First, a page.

Saturday, April 11, 2009

Voice is dead; long live voice

I just made my first call using the Skype app for my iPhone (to a 1-800 number). The quality was noticeably better than I get using GSM at home. After I was done with the call, I turned to my wife and said “Voice, as a business model, is dead.”

The only question is, how to replace it? How can you find a person with the maze of messaging apps that do voice calling? You’ve got Skype, MSN, AOL, Gmail, Google Voice, and so on. With any of these, the easiest thing to do is set up a phone number for people to reach you.

But let’s say you have the Skype phone number for people to call into. How do you handle things like PBX? I called AT&T’s 1-800 number using Skype. That 1-800 number routes calls to hundreds of people sitting in cubes somewhere based on their availability. Can Skype do that? I doubt it. (BTW, this is a good business idea if one was so inclined).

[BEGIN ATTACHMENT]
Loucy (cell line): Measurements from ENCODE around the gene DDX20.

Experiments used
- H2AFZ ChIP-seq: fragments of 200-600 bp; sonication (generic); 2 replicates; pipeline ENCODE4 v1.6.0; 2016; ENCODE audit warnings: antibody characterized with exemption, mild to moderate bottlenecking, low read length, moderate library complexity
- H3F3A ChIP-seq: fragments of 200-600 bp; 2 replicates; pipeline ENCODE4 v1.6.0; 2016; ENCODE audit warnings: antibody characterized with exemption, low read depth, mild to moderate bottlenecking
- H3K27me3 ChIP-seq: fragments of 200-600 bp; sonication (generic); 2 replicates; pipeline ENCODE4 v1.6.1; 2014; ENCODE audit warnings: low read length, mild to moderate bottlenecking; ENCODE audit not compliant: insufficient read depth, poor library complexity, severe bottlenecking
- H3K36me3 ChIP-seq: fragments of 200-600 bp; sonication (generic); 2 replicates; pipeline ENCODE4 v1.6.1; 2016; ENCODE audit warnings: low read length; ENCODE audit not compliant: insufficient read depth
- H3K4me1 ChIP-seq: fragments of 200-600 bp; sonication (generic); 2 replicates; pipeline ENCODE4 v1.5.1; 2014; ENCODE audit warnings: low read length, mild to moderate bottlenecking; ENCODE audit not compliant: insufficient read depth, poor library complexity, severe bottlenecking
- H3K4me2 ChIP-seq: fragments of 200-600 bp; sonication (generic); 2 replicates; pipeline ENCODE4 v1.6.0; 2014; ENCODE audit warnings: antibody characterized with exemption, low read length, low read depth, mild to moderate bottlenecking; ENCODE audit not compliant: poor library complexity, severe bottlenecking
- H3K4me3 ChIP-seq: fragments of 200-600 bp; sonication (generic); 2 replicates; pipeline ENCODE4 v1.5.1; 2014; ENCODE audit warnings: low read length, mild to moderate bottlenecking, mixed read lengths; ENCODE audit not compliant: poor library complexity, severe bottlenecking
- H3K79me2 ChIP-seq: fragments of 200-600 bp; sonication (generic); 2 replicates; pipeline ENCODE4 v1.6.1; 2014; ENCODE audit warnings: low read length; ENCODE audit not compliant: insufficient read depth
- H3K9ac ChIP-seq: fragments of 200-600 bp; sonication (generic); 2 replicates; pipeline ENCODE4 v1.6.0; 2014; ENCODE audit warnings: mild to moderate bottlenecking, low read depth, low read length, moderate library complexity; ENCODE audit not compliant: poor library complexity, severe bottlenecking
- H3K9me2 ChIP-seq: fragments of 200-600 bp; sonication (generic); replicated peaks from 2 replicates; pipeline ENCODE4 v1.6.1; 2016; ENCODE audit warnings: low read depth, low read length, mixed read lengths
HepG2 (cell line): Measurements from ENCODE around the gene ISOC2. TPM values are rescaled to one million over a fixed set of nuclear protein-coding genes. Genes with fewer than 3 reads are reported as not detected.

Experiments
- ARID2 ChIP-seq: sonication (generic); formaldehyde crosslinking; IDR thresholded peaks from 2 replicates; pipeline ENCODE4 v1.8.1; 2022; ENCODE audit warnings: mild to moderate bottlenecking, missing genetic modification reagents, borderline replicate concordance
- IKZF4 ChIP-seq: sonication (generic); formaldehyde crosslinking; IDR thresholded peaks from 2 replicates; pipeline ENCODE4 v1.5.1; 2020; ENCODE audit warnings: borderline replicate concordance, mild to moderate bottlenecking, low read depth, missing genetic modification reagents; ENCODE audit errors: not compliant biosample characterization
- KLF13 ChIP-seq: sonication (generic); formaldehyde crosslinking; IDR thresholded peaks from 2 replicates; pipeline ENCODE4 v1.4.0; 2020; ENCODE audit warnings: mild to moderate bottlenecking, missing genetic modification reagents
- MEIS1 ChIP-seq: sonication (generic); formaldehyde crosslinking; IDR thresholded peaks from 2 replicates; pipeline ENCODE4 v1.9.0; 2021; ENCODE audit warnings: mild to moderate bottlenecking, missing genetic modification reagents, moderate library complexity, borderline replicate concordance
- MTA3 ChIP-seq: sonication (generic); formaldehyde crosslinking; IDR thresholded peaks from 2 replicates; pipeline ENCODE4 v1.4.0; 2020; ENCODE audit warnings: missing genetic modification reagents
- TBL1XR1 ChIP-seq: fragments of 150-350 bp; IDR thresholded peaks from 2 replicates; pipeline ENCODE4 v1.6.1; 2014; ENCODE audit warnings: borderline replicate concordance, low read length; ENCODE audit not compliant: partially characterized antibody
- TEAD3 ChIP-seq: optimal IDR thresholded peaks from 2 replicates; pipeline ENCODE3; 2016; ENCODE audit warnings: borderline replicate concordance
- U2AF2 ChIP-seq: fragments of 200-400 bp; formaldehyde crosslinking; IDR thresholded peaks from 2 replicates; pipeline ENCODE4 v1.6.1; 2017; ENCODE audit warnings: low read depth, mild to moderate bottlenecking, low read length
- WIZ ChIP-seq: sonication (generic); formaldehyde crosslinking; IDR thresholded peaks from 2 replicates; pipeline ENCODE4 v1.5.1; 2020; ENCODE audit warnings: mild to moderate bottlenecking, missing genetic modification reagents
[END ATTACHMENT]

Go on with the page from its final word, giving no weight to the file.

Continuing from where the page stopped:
And then there’s the mobile aspect. Someone needs to release a device that uses one of these services, like Skype, on a mobile network. Ok. Assuming that any mobile provider would go along with this, once again you’ll have to buy a phone number if you want most people to reach you. In that case, what was the point? Unless you and receive so many calls that a cell phone is cost-prohibitive, you might as well just get a regular cell phone.

So even though the price of voice calling is dropping to zero—fast—I’m still not sure how to get rid of the telephone system in its current state and migrate to VoIP entirely. Telephone numbers are easy. You have a country code, an area code and a phone number. They’re easy to remember. They work between all of these online services like Skype and MSN. Will we end up in a situation where telephone numbers become the method by which people call over the internet and the regular telephone system?

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